The dubious honour of housing some of the most violent and well-known prisoners in Britain, makes HMP Belmarsh one of most famous jails in the country.
The new recruits represent a new generation of prison officers
The south-east London prison holds 921 inmates including Soham murderer Ian Huntley and train robber Ronnie Biggs.
It is also known as the prison where terror suspects are held.
But few people know what really happens in one of Britain's top security prisons.
For the first time prison bosses have allowed cameras into the jail for a new BBC documentary to find out what it takes to handle some of the most dangerous convicts in the country.
It takes nine weeks to train newly-recruited prison officers.
Candidates are not interviewed, the only requirement being a clean criminal record.
Nearly a third of all prisoners are from ethnic minorities, but less than 5% of prison officers are, something the Prison Service is attempting to address.
Moroccan bus driver Mustapha Bouker, Hindu civil servant Jaya Karir, 21-year-old Jamie Barker and a young Jamaican mother Sharifa Wade, represent a new generation of prison officers at Belmarsh.
Inmate Ricky McDonald, who has spent half of his adult life behind bars, likens the new generation of officers to "care bears" and said he longed for the old days when you "knew where you were".
"They'll learn but at the moment it's 'are you alright?, Do you want to see a doctor? Do you want to see a nurse?'
"But after about 18 months they'll be like 'get in your cell'. They'll become cold."
Officers are fast-tracked onto the prison wings after intensive training in handling convicts who are suicide risks and restraining violent inmates.
The control and restraint training is only one part of the course.
After their training the new recruits have to face guarding inmates without the help of their mentor.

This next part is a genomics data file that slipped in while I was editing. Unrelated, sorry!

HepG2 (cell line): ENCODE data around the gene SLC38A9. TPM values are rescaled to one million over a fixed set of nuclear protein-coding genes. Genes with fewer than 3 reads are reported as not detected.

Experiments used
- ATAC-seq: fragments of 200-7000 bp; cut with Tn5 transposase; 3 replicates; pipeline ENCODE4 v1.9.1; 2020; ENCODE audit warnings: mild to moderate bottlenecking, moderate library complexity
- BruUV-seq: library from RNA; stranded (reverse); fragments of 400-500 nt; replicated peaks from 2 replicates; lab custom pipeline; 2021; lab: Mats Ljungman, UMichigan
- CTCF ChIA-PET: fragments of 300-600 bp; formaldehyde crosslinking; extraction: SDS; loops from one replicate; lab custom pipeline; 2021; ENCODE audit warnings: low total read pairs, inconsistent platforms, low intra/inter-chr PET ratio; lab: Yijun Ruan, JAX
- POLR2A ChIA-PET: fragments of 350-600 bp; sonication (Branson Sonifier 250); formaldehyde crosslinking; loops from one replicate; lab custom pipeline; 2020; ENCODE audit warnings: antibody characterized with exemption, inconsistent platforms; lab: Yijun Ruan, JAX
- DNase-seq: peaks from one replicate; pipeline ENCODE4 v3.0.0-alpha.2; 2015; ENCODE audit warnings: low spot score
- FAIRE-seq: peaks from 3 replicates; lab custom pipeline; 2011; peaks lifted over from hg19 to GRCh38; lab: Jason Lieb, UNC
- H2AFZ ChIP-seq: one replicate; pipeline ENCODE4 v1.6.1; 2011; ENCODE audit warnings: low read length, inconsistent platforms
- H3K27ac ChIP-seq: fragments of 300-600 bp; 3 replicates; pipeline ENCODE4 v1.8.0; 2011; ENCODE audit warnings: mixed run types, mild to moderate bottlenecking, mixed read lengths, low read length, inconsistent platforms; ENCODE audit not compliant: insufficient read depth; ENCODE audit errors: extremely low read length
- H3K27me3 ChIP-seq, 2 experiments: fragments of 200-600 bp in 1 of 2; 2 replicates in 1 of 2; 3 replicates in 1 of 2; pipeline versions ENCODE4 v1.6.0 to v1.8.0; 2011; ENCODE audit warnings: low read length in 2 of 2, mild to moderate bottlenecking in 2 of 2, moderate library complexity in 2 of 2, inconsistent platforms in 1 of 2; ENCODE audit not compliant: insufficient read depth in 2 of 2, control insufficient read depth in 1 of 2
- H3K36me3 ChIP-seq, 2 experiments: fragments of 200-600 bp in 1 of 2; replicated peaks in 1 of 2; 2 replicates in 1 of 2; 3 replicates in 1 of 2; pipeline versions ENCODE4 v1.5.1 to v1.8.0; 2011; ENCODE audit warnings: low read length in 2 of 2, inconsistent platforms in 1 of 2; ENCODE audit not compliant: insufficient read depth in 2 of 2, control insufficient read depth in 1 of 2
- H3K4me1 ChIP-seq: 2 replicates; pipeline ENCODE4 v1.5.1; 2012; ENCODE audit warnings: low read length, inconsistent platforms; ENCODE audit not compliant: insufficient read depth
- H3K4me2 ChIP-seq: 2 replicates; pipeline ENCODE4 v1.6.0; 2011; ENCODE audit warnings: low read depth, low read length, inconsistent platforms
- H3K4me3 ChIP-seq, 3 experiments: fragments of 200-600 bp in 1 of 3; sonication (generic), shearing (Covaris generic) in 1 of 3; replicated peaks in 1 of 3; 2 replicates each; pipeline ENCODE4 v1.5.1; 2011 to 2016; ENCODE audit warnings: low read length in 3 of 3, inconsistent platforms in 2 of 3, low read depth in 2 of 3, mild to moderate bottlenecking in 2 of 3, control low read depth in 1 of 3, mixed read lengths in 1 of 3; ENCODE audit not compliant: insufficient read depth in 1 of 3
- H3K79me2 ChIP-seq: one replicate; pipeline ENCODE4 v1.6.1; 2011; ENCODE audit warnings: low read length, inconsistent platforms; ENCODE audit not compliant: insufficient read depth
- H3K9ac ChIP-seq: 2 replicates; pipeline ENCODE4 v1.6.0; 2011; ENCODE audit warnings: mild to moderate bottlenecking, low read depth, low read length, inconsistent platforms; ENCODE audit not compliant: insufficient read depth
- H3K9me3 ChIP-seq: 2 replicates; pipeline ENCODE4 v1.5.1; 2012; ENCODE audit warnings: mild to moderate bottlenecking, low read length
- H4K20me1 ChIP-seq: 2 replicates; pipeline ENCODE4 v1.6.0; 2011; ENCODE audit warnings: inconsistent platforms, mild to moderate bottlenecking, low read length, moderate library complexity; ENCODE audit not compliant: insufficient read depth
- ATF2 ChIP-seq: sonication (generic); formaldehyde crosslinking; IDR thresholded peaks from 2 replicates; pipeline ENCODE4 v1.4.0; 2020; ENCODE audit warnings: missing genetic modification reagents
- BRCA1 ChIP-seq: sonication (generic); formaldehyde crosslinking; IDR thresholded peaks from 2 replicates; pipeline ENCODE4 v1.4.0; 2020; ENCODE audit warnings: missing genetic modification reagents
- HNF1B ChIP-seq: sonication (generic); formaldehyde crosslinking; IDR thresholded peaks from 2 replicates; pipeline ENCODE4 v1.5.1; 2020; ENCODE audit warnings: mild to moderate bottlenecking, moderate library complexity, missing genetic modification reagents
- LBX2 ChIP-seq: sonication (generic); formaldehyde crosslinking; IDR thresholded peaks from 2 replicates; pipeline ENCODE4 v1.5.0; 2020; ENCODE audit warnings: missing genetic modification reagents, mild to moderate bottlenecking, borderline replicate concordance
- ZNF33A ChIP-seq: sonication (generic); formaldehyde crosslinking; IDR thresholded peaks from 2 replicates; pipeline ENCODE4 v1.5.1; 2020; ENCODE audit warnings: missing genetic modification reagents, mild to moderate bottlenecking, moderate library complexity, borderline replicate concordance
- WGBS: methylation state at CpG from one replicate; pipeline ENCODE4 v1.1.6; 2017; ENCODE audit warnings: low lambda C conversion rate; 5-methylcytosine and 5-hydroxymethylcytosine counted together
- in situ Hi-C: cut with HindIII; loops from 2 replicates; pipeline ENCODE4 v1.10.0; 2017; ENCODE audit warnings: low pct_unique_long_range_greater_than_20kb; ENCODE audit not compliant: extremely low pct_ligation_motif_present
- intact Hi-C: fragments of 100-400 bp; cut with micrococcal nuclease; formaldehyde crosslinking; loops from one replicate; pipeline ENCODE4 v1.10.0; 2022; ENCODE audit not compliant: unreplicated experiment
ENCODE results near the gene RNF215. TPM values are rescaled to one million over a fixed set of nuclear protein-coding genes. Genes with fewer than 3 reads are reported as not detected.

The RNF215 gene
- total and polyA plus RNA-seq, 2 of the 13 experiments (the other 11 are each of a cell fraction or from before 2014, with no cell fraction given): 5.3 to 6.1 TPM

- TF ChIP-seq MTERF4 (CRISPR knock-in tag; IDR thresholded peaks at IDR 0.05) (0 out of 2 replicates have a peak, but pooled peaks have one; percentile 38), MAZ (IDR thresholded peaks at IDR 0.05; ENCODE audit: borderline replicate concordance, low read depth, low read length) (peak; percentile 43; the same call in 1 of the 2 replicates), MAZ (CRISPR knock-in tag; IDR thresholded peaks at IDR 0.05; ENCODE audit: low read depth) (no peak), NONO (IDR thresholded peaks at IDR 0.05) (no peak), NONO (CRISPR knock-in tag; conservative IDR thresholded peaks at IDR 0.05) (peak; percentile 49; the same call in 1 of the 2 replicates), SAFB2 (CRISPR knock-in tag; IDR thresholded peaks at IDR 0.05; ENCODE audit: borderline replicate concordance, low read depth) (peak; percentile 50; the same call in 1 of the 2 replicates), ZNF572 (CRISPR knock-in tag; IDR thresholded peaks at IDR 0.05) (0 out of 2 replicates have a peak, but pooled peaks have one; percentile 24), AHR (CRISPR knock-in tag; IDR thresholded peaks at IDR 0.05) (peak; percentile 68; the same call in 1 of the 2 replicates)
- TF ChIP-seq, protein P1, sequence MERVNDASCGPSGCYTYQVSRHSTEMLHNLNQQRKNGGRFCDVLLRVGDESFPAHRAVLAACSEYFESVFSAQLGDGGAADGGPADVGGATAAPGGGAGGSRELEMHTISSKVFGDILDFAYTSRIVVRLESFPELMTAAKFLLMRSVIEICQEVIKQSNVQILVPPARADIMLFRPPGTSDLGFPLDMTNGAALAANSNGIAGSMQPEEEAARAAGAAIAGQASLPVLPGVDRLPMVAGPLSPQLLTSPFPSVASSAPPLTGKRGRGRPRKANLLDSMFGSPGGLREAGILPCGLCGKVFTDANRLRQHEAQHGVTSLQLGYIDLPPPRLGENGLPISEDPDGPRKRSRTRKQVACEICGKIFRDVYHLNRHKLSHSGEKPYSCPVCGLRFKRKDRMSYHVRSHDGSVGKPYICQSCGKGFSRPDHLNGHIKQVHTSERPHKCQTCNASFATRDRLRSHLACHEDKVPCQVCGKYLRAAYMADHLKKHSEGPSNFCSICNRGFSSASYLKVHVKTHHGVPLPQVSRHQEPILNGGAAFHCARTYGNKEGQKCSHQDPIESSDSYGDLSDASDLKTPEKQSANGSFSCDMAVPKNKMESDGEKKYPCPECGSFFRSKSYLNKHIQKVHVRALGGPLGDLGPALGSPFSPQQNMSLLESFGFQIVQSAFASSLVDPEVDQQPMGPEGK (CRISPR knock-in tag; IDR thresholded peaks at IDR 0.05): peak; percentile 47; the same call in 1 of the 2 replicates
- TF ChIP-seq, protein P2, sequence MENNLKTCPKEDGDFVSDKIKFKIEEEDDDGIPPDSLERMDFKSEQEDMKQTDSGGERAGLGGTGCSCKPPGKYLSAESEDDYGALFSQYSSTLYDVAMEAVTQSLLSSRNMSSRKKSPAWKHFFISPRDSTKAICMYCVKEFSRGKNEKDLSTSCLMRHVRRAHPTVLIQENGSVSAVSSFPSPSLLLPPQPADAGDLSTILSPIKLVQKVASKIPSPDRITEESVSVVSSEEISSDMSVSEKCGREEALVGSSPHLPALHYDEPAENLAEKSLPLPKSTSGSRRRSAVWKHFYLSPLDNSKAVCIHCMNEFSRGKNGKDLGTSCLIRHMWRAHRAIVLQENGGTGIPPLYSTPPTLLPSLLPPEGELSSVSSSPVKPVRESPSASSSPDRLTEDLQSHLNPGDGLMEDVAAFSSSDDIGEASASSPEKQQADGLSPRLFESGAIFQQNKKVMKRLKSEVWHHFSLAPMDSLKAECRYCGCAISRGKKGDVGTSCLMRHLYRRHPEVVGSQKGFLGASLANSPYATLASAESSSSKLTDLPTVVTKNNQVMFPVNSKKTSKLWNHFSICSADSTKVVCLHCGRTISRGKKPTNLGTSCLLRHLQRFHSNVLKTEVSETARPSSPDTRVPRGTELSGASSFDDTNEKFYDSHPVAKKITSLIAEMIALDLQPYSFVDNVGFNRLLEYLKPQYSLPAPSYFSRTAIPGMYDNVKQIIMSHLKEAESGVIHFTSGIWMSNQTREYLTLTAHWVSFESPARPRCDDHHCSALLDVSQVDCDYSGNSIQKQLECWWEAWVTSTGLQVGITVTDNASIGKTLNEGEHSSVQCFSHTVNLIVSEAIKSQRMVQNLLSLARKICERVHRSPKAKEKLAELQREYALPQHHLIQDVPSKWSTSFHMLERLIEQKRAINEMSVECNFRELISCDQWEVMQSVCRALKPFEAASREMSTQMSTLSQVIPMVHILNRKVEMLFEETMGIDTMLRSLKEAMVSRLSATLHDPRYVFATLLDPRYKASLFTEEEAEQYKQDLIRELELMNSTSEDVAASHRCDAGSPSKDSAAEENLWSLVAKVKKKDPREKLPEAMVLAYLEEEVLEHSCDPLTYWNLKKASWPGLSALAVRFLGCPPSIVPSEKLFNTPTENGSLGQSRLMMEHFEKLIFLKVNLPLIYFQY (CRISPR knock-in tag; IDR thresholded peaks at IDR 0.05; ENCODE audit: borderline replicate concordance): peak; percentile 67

A night shift for a prison officer at Belmarsh can often mean monitoring hundreds of prisoners single-handed.
Former civil servant Ms Karir, who at just over 5ft tall struggles to see into the prison door hatch, has to use a night light to check on an inmate who has been put on suicide watch.
"Sometimes I can't see anything," she said.
Belmarsh opened in 1991
In 1991 there were between 150 and 200 prisoners being held
There are now 921 inmates
In May 2003 there were 240 foreign nationals being held at Belmarsh
"I have to turn on the night light and that really agitated one cell mate and he threatened to kill himself, so I then had to use the night light to check on him every half an hour."
But the height issue does not phase the 47-year-old mother-of-four who pledged before her training: "I will be big trouble for anybody who gives me trouble."
Britain's jails are reaching bursting point and have the highest prison population in western Europe
The pressure is on prison officers to guard more inmates, with the added stress of rising prisoner suicides and complaints from inmates against them also on the rise.
Trainer Gill Lewis tells the new recruits that even a pat on the back can be construed as assault and officers must only communicate with their hands when a prisoner becomes violent.
Inmate McDonald said: "They [prison officers] are in more danger than we are, they can end up in more trouble than we can.
"There are too many grey areas in the system now, I personally don't like it."
Trainer Rob Joseph said the average life expectancy for a prison officer after he or she has retired was between 18 months and two years.
Officers spend five days learning how to deal with violent prisoners
"It's do with stress, the fear, constantly thinking, 'Am I going to get a slap today? Is he gonna do me?'."
Trusted prisoners are sometimes called on to protect officers from potentially violent inmates.
"There has been occasions when officers have come to me and said ''I'm going to leave your cell open while I deal with a drug addict'," said one "trusted" prisoner.
"It's very dangerous for them sometimes."
Mr Joseph said the Prison Service placed too much emphasis on trying to meet recruitment targets.
The Prison Service says all recruits are chosen on merit and go through a "robust assessment process".
But Mr Joseph said: "We've opened the flood gates by setting targets, and in reaching the targets we're not looking at who can do the job properly.
"We used to have a height restriction but that was considered 'height-ist'.
"We can't hire or fire them [prison officers]. We can only make recommendations - it's up to the hierarchy."
Screws - Inside Belmarsh, will be broadcast on BBC Two on Thursday 11 November at 2100 GMT.